Government harassment over speech can be even more serious. In 2020, Waylon Bailey from Forest Hill, Louisiana made a joke on Facebook about his police department’s overbearing response to the COVID-19 pandemic. In a surprise act of retaliation, numerous deputies led by Detective Randall Iles convened on his home, guns drawn. They arrested Bailey for “terrorizing” in violation of Louisiana law and asked him to “voluntarily” delete the post, to which he complied. The local district attorney dropped the charges. In Bailey v. Iles, a court ruled that Bailey had his free expression rights violated.

The Supreme Court’s possible solution

Officials who selectively enforce speech know some charges will not stick. The point is to silence political speech by weaponizing fear, wasted time and the indignity of an arrest. Harshly punishing one person will ripple outwards, making others hesitate before criticizing authority.

Police officers should have discretion to enforce laws, but there must be sufficient free-speech safeguards. Unfortunately, the Supreme Court eroded much of these protections in 2019. In the case of Nieves v. Bartlett, the Court held the presence of probable cause should trump a claim that the arrest was retaliatory in nature. An exception to this rule applies when someone presents “objective evidence that he was arrested when otherwise similarly situated individuals” were not.

This makes selective enforcement nearly impossible to challenge. Probable cause can be easily met by a determined officer. As Justice Neil Gorsuch explains, “criminal laws have grown so exuberantly and come to cover so much previously innocent conduct that almost anyone can be arrested for something.”

Further, proving that similarly situated individuals were not charged forces one to prove a negative. How can you prove someone was never charged when there are, by definition, no records of that?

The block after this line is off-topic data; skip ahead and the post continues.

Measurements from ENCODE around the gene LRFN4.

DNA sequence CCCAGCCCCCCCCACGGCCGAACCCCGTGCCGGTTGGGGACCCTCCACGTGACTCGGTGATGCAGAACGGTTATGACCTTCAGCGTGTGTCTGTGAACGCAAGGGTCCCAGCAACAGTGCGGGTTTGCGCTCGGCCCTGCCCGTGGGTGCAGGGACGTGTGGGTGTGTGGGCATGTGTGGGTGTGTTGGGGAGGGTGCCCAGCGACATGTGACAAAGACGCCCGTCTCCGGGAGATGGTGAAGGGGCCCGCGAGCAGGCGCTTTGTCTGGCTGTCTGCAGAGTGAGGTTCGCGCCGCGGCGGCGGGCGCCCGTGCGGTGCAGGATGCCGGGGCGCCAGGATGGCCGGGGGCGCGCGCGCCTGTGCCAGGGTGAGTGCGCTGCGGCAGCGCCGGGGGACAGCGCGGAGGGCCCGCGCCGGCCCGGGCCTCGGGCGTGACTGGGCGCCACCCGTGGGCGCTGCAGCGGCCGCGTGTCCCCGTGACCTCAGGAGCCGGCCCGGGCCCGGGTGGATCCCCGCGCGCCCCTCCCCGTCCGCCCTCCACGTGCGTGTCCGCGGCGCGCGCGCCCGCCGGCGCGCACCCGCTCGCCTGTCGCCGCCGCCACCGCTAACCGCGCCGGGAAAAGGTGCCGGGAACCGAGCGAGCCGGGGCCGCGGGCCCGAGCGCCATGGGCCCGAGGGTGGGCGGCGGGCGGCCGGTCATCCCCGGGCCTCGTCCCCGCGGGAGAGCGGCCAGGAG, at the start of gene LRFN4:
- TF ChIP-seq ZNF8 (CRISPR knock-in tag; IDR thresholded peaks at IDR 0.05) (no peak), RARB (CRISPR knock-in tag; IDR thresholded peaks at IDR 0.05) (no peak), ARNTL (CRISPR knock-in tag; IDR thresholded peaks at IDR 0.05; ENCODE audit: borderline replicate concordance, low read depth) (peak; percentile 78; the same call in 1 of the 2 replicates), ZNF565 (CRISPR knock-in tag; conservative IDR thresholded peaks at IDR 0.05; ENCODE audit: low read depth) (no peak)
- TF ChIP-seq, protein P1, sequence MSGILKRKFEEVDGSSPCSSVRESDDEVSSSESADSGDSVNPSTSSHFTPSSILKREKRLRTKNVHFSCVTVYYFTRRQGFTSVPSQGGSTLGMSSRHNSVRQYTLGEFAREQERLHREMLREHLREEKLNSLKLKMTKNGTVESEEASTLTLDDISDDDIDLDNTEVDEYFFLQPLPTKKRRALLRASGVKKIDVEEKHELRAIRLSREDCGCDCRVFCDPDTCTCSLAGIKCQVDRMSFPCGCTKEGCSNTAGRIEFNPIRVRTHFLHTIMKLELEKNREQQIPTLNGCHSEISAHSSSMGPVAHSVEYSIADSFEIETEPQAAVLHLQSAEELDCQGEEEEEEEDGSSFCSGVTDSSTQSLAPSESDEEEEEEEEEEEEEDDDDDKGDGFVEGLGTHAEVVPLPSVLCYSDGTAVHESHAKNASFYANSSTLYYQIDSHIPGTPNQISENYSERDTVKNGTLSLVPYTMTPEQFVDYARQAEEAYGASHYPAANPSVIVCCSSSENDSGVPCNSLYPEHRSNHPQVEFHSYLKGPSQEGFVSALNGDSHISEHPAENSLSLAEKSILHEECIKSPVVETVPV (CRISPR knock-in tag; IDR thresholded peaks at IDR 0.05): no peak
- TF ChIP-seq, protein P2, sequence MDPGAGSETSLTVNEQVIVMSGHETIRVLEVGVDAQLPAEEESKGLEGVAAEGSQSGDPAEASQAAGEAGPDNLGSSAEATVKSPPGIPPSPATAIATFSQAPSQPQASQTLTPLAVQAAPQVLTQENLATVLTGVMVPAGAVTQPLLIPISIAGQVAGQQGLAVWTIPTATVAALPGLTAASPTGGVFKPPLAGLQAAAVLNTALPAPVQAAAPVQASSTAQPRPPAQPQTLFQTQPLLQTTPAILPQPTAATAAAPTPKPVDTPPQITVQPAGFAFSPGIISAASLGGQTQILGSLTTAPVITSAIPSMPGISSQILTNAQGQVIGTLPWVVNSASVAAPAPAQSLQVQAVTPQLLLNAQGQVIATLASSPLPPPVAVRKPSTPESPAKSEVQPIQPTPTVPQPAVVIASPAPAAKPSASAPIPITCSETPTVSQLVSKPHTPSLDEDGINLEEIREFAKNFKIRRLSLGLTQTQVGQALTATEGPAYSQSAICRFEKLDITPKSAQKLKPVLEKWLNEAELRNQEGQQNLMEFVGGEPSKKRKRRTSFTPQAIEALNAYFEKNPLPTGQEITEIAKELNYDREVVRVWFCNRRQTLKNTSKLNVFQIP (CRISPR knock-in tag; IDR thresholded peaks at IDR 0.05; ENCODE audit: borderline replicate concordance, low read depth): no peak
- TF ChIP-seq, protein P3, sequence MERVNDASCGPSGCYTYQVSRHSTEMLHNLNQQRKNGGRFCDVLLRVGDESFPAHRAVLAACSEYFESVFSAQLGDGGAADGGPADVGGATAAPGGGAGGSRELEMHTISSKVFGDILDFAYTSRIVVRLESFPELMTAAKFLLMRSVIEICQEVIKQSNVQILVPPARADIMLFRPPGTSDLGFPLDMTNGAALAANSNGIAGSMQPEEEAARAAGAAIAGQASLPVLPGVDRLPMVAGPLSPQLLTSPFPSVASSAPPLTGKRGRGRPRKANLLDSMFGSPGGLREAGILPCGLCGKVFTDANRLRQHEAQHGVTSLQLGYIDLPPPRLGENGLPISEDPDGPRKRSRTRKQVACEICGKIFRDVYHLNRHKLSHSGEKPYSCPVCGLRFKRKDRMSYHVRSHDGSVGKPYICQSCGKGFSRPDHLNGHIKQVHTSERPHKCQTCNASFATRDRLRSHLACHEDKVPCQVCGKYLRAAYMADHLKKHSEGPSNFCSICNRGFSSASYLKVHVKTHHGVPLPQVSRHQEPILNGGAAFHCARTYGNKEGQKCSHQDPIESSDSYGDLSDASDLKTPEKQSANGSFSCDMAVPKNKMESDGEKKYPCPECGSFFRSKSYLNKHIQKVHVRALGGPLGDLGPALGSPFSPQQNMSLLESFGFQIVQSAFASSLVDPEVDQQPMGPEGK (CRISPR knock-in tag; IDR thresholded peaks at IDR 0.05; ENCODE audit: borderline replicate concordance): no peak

The Court will likely give its ruling on Gonzalez v. Trevino this summer. The case provides an opportunity to fix the selective enforcement doctrine. Courts should look to prior precedents and apply a burden-shifting framework in these circumstances. In a concurring opinion for Nieves, Justice Ruth Bader Ginsburg highlighted an excellent path forward, arguing that, if a desire to punish someone for speech is a “motivating factor” for an official’s action, the burden of proof should shift to the government.

Burden-shifting balances the scales of justice. It forces the government to prove it is acting fairly when there is good reason to think officials are targeting speech. It makes it easier for victims like Gonzalez and Bailey to recover. It also causes bad-faith government actors to think twice before pulling these stunts, as they must explain suspicious conduct in court. The Court should seize this chance to help secure free-speech rights against selective enforcement.

[Lee Thompson-Kolar edited this piece.]

The views expressed in this article are the author’s own and do not necessarily reflect Fair Observer’s editorial policy.